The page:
Quick Hit: Full of life and creativity, but maybe a bit too much of it.
So awhile back, I reviewed Luc Besson’s Valyrian and the City of a Thousand Planets. It had been a long time since I had watched the Fifth Element, and I remember thinking that it was a much better movie than that. And while that does hold, it does so just barely – it succumbs to most of the same problems, but just happens to have stars that carry the movie a bit better than that one did.
The Fifth Element, for those that don’t know, is a movie from 1997. I think the best thing I can say about the movie is how much it doesn’t look like 1997. The effects in this movie, still hold up – sets built largely from miniatures that allow true scale to be formed, and a world-building is truly rare in a standalone movie like this one. We have Korben Dallas (Bruce Willis with hair), who is a taxi driver with a military background. He gets roped into the business of the Fifth Element when Leeloo (Milla Jovovich sporting bright orange hair) jumps into his car when escaping some military men. Leeloo has been created from the cells of another, and represents the very essence of life.
There’s a LOT going on in this movie, and I think that’s what makes it tough. The movie lands at somewhere a bit over two hours, and means that there are a lot of characters that just don’t make the cut, or maybe get a bit too much screen time (like Chris Tucker’s Ruby Rhod). Even Gary Oldman’s character, while wonderfully menacing, really has no reason to be in the movie at all. I think a slimmed down version of this movie would probably have been a science fiction classic. Instead, it has been relegated to cult status due to its terrific inclusion of world building elements.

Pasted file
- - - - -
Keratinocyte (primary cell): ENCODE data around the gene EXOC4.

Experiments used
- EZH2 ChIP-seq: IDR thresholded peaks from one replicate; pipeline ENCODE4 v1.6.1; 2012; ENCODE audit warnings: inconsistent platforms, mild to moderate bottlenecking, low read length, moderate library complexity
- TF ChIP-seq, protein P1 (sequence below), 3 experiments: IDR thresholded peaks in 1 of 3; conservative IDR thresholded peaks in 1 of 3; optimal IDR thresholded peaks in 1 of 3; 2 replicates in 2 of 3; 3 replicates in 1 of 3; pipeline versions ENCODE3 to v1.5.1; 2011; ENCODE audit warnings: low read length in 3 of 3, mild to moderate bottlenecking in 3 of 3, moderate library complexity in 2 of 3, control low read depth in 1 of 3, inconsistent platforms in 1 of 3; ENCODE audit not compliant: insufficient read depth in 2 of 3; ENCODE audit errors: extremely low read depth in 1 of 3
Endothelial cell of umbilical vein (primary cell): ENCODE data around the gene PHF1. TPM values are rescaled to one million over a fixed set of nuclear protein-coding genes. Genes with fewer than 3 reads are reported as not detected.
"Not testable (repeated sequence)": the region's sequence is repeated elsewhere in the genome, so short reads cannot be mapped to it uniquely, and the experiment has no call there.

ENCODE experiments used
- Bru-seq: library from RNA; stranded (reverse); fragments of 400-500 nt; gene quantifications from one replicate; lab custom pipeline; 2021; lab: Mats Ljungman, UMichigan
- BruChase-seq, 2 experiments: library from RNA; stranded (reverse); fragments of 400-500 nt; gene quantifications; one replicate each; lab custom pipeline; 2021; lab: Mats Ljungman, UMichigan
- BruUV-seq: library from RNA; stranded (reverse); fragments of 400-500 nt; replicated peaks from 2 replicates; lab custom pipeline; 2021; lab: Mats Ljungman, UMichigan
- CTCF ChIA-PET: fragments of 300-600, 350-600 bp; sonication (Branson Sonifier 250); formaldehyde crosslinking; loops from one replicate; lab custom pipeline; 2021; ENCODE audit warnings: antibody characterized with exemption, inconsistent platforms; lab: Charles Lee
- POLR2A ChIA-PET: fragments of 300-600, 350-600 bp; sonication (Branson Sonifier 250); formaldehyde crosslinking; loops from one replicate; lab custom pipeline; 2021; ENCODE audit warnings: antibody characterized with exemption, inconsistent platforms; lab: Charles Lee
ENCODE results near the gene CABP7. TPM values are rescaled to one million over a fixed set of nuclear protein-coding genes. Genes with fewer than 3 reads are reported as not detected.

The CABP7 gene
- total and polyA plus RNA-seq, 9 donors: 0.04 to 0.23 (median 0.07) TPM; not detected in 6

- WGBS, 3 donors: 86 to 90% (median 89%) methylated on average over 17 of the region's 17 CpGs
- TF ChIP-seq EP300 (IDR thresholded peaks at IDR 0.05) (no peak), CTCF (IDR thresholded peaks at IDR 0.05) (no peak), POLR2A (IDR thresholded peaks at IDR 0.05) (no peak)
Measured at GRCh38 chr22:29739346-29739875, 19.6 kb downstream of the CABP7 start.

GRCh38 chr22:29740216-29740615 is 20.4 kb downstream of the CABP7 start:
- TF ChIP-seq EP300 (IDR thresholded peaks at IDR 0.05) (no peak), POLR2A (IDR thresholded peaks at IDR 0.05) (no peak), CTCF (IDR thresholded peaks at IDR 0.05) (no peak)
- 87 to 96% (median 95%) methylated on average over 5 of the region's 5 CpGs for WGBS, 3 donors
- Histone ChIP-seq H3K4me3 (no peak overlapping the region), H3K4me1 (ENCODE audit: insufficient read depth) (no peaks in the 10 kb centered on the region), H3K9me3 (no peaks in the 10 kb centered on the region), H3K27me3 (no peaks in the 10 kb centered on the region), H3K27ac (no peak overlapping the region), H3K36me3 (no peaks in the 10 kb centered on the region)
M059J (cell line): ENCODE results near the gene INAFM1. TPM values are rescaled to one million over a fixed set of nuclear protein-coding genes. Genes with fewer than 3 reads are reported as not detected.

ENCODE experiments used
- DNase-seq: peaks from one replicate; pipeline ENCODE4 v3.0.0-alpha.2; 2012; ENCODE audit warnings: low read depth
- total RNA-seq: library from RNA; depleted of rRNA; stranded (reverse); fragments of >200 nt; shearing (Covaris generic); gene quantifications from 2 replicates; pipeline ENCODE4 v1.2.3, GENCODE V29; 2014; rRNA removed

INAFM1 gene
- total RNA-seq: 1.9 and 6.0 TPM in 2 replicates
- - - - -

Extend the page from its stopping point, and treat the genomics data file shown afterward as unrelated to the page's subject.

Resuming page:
And man, does this take some of the other science fiction movies to task. We have blue-skinned aliens that perform concerts for us – and suddenly the Star Wars prequels started to feature aliens that looked similar to this. The ship design and even the flying cars look different than they’ve been presented before. It’s an impressive feat to build upon what science fiction came before it and not seem like its copying. Even the alien races themselves are unique and fun, even while being strange and different. It’s quite a feat for Besson, who wrote the film as a teenager.
The film just falters under its own wait. The jokes that may have been funny the first time start to lag as they run ragged, like the aforementioned Ruby Rhod. Along with that, the dialogue that is given to Willis is rarely good, and Jovovich, while owning the role fabulously, doesn’t get nearly enough to do besides be ogled in her one of a kind outfit, which looks like it has less fabric in total than my whole shirt. Really all the set designs are good – though you can tell budget had to be spared in certain scenes to save for others – it all lends to that cult status I talked about.
I think The Fifth Element is a fun movie that few people will ultimately regret watching. I’m giving it a “B-“.
For more on this film, check out IMDB.
"All work and no play makes Jack a dull boy"